Cigar Size And Shape
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Cigar Size And Shape

"There are many slang's used to describe cigar sizes or shapes however below are some of the industry accepted terminology".

*Cigars are commonly categorized by the size and shape of the cigar, which together are known as the vitola.

The size of a cigar is measured by two dimensions: its ring gauge (its diameter in sixty-fourths of an inch) and its length (in inches). In Cuba, next to Havana, there is a display of the world's longest rolled cigars.

Parejo

The most common shape is the parejo, sometimes referred to as simply "coronas", which have traditionally been the benchmark against which all other cigar formats are measured. They have a cylindrical body, straight sides, one end open, and a round tobacco-leaf "cap" on the other end which must be sliced off, have a V-shaped notch made in it with a special cutter, or punched through before smoking.

Parejos are designated by the following terms:

TermLength in inchesWidth in 64ths of an inchMetric lengthMetric widthEtymology
Rothschild 4 + ½ 48 11 cm 19 mm after the Rothschild family
Robusto 4 + ⅞ 50 12 cm 20 mm  
Small Panatela 5 33 13 cm 13 mm
Petit Corona 5 + ⅛ 42 13 cm 17 mm
Carlota 5 + ⅝ 35 14 cm 14 mm
Corona 5 + ½ 42 14 cm 17 mm
Corona Gorda 5 + ⅝ 46 14 cm 18 mm
Panatela 6 38 15 cm 15 mm
Toro 6 50 15 cm 20 mm
Corona Grande 6 + ⅛ 42 16 cm 17 mm
Lonsdale 6 + ½ 42 17 cm 17 mm named for Hugh Cecil Lowther, 5th Earl of Lonsdale
Churchill 7 47-50 18 cm 19–20 mm named for Sir Winston Churchill
Double Corona 7 + ⅝ 49 19 cm 19 mm  
Presidente 8 50 20 cm 20 mm
Gran Corona 9 + ¼ 47 23 cm 19 mm
Double Toro/Gordo 6 60 15 cm 24 mm

These dimensions are, at best, idealized. Actual dimensions can vary considerably.

Figurado

Cigar shapes
Tuscan cigar

Irregularly shaped cigars are known as figurados and are sometimes considered of higher quality because they are more difficult to make.

Historically, especially during the 19th century, figurados were the most popular shapes; however, by the 1930s they had fallen out of fashion and all but disappeared. They have, however, recently received a small resurgence in popularity, and there are currently many brands (manufacturers) that produce figurados alongside the simpler parejos. The Cuban cigar brand Cuaba only has figurados in their range.

Figurados include the following:

FiguradoDescription
Torpedo Like a parejo except that the cap is pointed.
Pyramid Has a broad foot and evenly narrows to a pointed cap.
Perfecto Narrow at both ends and bulged in the middle.
Presidente/Diadema shaped like a parejo but considered a figurado because of its enormous size and occasional closed foot akin to a perfecto.
Culebras Three long, pointed cigars braided together.
Tuscan/Toscano The typical Italian cigar, created in the early 19th century when Kentucky tobacco was hybridized with local varieties and used to create a long, tough, slim cigar thicker in the middle and tapered at the ends, with a very strong aroma. It is also known as a cheroot, which is the largest selling cigar shape in the United States.[citation needed]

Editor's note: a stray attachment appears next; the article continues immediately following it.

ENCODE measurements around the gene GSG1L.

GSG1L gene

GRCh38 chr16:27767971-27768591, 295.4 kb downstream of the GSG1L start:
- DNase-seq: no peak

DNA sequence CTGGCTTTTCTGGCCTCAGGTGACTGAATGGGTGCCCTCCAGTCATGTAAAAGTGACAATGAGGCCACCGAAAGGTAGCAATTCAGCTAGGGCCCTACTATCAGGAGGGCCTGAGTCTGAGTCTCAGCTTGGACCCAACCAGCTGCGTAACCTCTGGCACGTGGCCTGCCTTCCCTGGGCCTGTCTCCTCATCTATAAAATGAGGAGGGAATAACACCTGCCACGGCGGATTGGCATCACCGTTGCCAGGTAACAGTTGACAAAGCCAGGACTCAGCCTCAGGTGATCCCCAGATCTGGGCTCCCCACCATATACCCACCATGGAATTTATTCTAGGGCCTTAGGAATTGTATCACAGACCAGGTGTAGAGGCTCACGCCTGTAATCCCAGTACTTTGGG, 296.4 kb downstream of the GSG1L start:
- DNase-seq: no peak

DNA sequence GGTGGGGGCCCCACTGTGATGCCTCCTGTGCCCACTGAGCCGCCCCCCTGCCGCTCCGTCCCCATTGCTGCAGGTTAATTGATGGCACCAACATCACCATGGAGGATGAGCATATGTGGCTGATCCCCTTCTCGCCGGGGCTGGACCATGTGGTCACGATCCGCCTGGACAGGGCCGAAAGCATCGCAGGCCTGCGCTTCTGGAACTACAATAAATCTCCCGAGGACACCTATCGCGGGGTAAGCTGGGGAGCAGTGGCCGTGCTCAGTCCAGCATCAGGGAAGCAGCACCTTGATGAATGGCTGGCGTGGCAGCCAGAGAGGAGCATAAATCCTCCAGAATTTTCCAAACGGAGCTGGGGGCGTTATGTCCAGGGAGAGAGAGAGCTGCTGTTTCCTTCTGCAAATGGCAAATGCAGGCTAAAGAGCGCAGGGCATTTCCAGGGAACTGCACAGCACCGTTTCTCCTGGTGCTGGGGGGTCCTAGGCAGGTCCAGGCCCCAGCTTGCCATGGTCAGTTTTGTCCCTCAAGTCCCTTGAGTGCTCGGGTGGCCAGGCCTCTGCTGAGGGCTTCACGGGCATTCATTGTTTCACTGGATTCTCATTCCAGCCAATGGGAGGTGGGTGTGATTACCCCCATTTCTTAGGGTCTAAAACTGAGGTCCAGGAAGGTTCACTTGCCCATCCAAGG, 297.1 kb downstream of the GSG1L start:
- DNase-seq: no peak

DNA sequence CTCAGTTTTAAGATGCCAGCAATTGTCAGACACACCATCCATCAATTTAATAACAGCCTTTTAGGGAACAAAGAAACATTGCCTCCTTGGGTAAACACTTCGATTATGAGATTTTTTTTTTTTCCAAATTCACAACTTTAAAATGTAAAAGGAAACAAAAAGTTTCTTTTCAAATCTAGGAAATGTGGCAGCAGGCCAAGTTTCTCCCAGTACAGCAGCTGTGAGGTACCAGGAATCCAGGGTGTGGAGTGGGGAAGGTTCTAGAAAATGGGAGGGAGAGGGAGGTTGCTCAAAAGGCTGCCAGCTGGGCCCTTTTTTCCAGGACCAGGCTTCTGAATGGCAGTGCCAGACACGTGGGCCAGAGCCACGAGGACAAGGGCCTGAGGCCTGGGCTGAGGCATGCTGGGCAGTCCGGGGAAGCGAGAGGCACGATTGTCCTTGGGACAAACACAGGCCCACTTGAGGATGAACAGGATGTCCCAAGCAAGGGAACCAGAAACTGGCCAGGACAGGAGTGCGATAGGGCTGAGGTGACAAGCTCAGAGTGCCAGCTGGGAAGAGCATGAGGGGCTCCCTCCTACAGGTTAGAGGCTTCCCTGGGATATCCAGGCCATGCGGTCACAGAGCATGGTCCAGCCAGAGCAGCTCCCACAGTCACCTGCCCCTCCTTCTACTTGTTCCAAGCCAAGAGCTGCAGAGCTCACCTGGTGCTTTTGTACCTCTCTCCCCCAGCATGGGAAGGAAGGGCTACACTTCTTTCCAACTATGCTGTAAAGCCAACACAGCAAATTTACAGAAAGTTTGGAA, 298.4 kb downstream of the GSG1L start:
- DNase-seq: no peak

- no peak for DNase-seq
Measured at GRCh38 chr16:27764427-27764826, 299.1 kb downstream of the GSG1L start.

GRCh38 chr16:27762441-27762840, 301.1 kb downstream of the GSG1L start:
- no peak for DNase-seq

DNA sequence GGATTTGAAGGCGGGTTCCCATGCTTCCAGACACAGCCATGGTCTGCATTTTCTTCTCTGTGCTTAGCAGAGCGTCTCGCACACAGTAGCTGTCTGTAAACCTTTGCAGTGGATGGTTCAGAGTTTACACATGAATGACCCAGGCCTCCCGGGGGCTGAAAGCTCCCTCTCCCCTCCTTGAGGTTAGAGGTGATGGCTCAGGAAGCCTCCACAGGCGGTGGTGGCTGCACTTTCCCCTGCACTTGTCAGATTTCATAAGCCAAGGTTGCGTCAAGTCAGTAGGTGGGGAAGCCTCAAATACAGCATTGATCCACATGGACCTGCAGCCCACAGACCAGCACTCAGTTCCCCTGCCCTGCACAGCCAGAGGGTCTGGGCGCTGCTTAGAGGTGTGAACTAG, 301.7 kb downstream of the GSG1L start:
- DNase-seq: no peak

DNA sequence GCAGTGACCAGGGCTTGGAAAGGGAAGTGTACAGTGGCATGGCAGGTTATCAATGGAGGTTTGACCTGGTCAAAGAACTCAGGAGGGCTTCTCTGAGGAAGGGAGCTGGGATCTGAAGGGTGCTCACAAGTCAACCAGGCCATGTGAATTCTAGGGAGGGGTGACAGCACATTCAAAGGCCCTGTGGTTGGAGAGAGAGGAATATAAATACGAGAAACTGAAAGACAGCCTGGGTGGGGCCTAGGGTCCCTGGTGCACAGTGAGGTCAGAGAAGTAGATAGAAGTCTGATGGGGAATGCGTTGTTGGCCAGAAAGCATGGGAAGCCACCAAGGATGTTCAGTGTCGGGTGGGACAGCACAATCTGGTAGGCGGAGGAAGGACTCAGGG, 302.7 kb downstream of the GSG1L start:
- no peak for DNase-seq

Chisel Is much like the Torpedo, but instead of coming to a rounded point, comes to a flater, broader edge, much like an actual chisel. This shape was patented and can only be found in the La Flor Dominicana (LFD) brand.

Arturo Fuente, a large cigar manufacturer based in the Dominican Republic, has also manufactured figurados in exotic shapes ranging from chilli peppers to baseball bats and American footballs. They are highly collectible and extremely expensive, when publicly available. In practice, the terms Torpedo and Pyramid are often used interchangeably, even among very knowledgeable cigar smokers. Min Ron Nee, the Hong Kong-based cigar expert whose work An Illustrated Encyclopaedia of Post-Revolution Havana Cigars is considered to be the definitive work on cigars and cigar terms, defines Torpedo as "cigar slang". Nee thinks the majority is right (because slang is defined by majority usage) and torpedoes are pyramids by another name.

Little cigars

Little cigars (sometimes called small cigars or miniatures in the UK) differ greatly from regular cigars. They weigh less than cigars and cigarillos,[29] but, more importantly, they resemble cigarettes in size, shape, packaging, and filters.[30] Sales of little cigars quadrupled in the U.S. from 1971 to 1973 in response to the Public Health Cigarette Smoking Act, which banned the broadcast of cigarette advertisements and required stronger health warnings on cigarette packs. Cigars were exempt from the ban, and perhaps more importantly, were taxed at a far lower rate. Little cigars are sometimes called "cigarettes in disguise", and unsuccessful attempts have been made to reclassify them as cigarettes. In the United States, sales of little cigars reached an all-time high in 2006, fueled in great part by their taxation loophole.[24]

*Reference material provided by Wikipedia

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